In the last three months I’ve helped organise not one, not two but three game jams! Specifically we set up a “Ludum Dare” real-world gathering, a private 36-hour jam called the “Funkiture”, and a “Global Game Jam” event!
“Baptême du jeu”
Anyway, while back a friend offered me a job. I’d be in Paris, surrounded by a thriving game-development community, and involved in setting up student associations, organising events, making connections… this sounded like a pretty swell deal to me. It would have meant sacrificing my half-finished MSc. though and well, it’s one of those sunk cost fallacy type things…
The idea stuck with me anyway, and Epona Schweer’s “Want to be Surrounded By a Thriving Local Games Industry? Grow Yours” made me realise that I needn’t go to Paris or do that particular job to be involved in setting up student associations, organising events and making connections.
With this in mind, I created the “Baptême du jeu“ association! That’s “Baptism of game” by the way: in French “game” rhymes with “fire“, so it sounds a lot cooler.
Ludum Dare #25 – “You are the villain”
The first jam we organised with the association was a real-world gathering for the 25th Ludum Dare competition. We’d done one for the Ludum Dare 24 (more information here) as well, but there were only 3 of us that time.
It’s hard to give an exact number of participants we had this time around as some left early or came late and others didn’t hand anything in, but there were about 14 there full-time. We did it at the Informatics department of my university, which is simply called “Montpellier 2″. The head of the department was really cool about it, allowing us to broadcast our live-stream over the university’s web-TV, and even subsidising our food!
I had projects to hand in just after the event, which I’d hoped to have finished well before it started. Unfortunately the organisation took up all my free time: we needed to know who was coming before having access to the room, and we couldn’t really send out invitations until we knew whether we’d have the place or not. We also needed to hire a night-watchman to make sure nobody spontaneously combusted, and couldn’t officially let people sleep on the premises because of insurance issues.
Basically it all made me realise that setting these things up isn’t as straightforward as one might think. In the end I didn’t have time to finish my projects before the jam, so I ended up doing my them over the weekend rather than participating in the competition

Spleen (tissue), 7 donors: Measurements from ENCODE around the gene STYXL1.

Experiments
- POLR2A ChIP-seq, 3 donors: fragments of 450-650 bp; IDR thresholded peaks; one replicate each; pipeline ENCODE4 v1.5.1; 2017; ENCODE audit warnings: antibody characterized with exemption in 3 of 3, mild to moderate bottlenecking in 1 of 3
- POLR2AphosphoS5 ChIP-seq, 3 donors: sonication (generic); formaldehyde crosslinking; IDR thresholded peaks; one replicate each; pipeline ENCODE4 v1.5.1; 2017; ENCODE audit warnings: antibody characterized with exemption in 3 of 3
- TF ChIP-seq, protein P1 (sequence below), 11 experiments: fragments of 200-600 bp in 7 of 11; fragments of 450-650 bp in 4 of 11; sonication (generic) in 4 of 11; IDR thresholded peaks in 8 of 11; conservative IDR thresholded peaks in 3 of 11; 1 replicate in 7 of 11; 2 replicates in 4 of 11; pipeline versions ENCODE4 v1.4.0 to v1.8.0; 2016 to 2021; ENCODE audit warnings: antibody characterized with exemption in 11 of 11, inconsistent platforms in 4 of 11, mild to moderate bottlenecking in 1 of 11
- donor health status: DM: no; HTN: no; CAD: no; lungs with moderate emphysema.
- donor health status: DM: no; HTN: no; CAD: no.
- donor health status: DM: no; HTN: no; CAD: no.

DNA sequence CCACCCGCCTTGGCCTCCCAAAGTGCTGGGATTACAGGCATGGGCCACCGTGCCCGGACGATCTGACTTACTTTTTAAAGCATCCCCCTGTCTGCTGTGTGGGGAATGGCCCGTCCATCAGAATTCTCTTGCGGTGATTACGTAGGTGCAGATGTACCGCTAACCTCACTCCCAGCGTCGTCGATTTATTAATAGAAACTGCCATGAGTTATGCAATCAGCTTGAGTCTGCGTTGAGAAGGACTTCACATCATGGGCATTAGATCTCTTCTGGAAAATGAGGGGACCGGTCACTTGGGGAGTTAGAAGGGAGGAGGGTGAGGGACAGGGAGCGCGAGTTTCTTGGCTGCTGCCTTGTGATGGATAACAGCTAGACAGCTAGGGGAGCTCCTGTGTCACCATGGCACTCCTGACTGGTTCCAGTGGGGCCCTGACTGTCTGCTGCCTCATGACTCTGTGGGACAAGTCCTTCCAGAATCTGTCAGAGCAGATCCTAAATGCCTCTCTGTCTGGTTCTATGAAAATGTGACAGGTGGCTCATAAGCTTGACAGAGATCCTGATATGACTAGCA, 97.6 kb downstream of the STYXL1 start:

Here’s the time-lapse from this first event:
Funkiture #1 – “Multiplayer games”
Watching other people make games while I worked was somewhat frustrating, so after my exams we organised a second, private, event at a friend’s house. This time there were 6 of us: we’d have liked to host more but we didn’t have room.
The event was rather informal, but we decided that multiplayer games would be the order of the day. I gave node.js and websocket a spin and made a basic multiplayer strategy game called “Hubris“. Node is fantastic in my opinion, and absurdly easy to use, though forcing the player to install it in order to run the server rather defeats the whole purpose of using HTML 5 in the first place…
Here’s the time-lapse for the 36-hour period:
Global Game Jam 2013 – “heartbeat”
Last but not least, we helped set up a Global Game Jam gathering in Montpellier, along with Kawenga and some students from the University Montpellier 3 (Arts, as opposed to Science). The latter had done most of the negotiations before we arrived, though we did sort out the sign-up procedure and final list of participants, plus broadcasting the right information to the right people at the right time.
Our game, “XX13“, is rather similar to “Spy Party” in that one team is indistinguishable from a bunch of AI civilians, and thus must be hunted down thanks to their tell-tale heartbeat. In other words it’s Blade Runner… only backwards. Again, this was a multiplayer game, using node.js and, this time, socket.io rather than websocket (well, technically socket.io is just a level of abstract above websocket).
Here’s the time-lapse:
Montpellier Unity Users Group
I should mention that we’re not the only ones trying to energise the Montpellier game-development community. The Swing Swing Submarine guys have set up the “Montpellier Unity Users Group” or “MUUG”, which has sort of unofficially become a hub for the more professional side of game development culture in Montpellier, Unity or no.
Things seem to be kicking off – exciting times lie ahead no doubt Till next time folks!